(Courtenay, B.C., October 16, 2015) The B.C. Government’s Mining Code Review is a good first step towards preventing another Mount Polley tailings pond disaster, but fails to look at the broader changes needed to make mining safe, says a joint submission by concerned groups.
Fair Mining Collaborative (FMC), in partnership with MiningWatch Canada and Northern Confluence today released a comprehensive document, entitled "Path to Zero Failures", detailing how B.C. mining laws should be updated to prevent future tailings storage facility disasters like Mount Polley. The analysis was filed as part of the public comment period for the B.C. Mining Code review. Link to report: http://www.fairmining.ca/wp-content/uploads/2016/01/The_Path_To_Zero_Failures.pdf
“We applaud the government for recognizing B.C. mining legislation needs improvement, but urge it to go further,” said Glenn Grande, the primary author. “We have provided innovative ideas and examples from laws around the world that, if implemented, would go a long way towards protecting our communities and environment.”
“We believe our submission offers forward thinking approaches that are practical and necessary, and would be backed by most British Columbians.” said Amy Crook, FMC’s Executive Director who noted a poll by Greenberg Quinlan Rosner Research, released last week, shows British Columbians overwhelmingly support mining law reform.
Key recommendations in FMC’s submission include:
1. Broadening the scope of the current limited Health, Safety and Reclamation Code review by conducting a public review of all statutes that regulate mining: Mines Act, Mineral Tenure Act, Environmental Management Act, and Water Act. “Without a comprehensive review of all B.C.’s mining legislation, B.C. can’t fully implement the recommendations of the Mount Polley Independent Expert Engineering Panel,” said Mr. Grande.
2. Creating a permanent provincial Independent Tailings Review Board and site-specific Tailings Advisory Committees to oversee the management of all tailings storage facilities in B.C. First Nations, NGOs, and community representatives should officially participate in these committees. “Communities located around mines are at the greatest risk from a tailing dam breach,” said Mr. Grande. “We want B.C. to require designated representatives from local First Nations and affected communities be included in all aspects of mine operation. This is an effective way to improve trust in the mining industry.”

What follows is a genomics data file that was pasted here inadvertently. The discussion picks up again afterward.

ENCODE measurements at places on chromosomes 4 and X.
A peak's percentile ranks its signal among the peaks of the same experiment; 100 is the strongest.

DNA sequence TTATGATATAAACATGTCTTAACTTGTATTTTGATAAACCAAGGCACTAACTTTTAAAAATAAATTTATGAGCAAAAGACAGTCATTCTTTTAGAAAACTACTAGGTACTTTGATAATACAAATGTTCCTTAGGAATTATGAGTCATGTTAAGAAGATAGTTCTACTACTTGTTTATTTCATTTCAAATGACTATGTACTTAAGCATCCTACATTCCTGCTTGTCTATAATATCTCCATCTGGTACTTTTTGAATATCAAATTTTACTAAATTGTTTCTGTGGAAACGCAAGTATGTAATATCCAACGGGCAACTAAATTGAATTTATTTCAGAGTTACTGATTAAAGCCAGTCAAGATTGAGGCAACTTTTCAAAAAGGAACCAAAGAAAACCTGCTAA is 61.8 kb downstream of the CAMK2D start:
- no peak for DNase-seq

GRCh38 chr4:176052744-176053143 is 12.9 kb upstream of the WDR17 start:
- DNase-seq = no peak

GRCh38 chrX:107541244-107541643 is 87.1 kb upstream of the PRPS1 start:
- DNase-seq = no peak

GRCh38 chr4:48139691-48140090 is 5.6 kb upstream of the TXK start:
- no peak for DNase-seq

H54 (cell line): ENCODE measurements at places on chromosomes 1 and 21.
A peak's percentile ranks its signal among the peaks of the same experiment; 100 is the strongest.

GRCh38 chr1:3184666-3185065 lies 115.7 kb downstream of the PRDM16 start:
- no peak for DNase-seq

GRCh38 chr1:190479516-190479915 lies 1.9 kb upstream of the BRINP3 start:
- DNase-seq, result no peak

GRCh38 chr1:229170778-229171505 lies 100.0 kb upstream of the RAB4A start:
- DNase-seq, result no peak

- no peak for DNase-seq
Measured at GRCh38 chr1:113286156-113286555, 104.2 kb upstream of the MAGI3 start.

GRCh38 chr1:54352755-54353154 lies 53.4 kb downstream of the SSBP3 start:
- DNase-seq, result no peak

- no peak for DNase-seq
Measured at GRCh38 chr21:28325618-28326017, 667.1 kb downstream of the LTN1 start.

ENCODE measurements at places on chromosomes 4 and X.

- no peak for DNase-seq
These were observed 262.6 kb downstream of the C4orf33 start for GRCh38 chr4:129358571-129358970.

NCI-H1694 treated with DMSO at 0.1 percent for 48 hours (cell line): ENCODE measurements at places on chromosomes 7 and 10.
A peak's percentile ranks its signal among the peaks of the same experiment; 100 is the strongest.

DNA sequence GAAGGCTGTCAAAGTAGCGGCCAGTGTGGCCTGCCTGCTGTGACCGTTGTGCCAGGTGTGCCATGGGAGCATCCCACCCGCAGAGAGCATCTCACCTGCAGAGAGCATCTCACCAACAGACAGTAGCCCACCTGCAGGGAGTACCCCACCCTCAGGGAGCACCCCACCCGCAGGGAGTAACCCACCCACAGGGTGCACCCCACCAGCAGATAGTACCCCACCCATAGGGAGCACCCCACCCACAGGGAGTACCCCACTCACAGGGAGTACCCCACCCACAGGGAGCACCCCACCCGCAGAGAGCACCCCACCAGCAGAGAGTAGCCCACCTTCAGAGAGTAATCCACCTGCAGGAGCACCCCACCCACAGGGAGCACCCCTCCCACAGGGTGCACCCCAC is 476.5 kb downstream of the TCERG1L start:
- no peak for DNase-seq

3. Moving drastically away from conventional, wet saturated tailings production and switch to paste or thickened tailings, or to a combination of Best Available Technologies. The Independent Expert Engineers Panel recommended B.C. move away from conventional tailings storage facilities, and require mines to use alternative methods like dry stacking tailings. “We encourage B.C. to become a world-leading jurisdiction by ensuring every new mine, including those that have permits but are not yet built, use the best available technology. We cannot afford to take economic shortcuts that endanger watersheds and communities,” said Ms. Crook.
4. Strengthening mandatory securities, requiring new securities for emergencies and accidents, and a full-cost analysis of potential tailings dam failures at the project outset. Recent polling shows that more than 90 percent of British Columbians support increased financial assurances.
5. Adopting the principles of Free, Prior and Informed Consent and recognize First Nations’ inherent right to self-determination and self-governance throughout all aspects of resource development. “It’s past time we take this important step in reconciliation,” said Ms. Crook. “Most B.C. mining occurs on unceded First Nation lands. If B.C. wants to have a viable mining industry, we must respectfully include the rights holders of the land in all aspects of resource development.”
More information about the Fair Mining Collaborative can be found on the website: www.fairmining.ca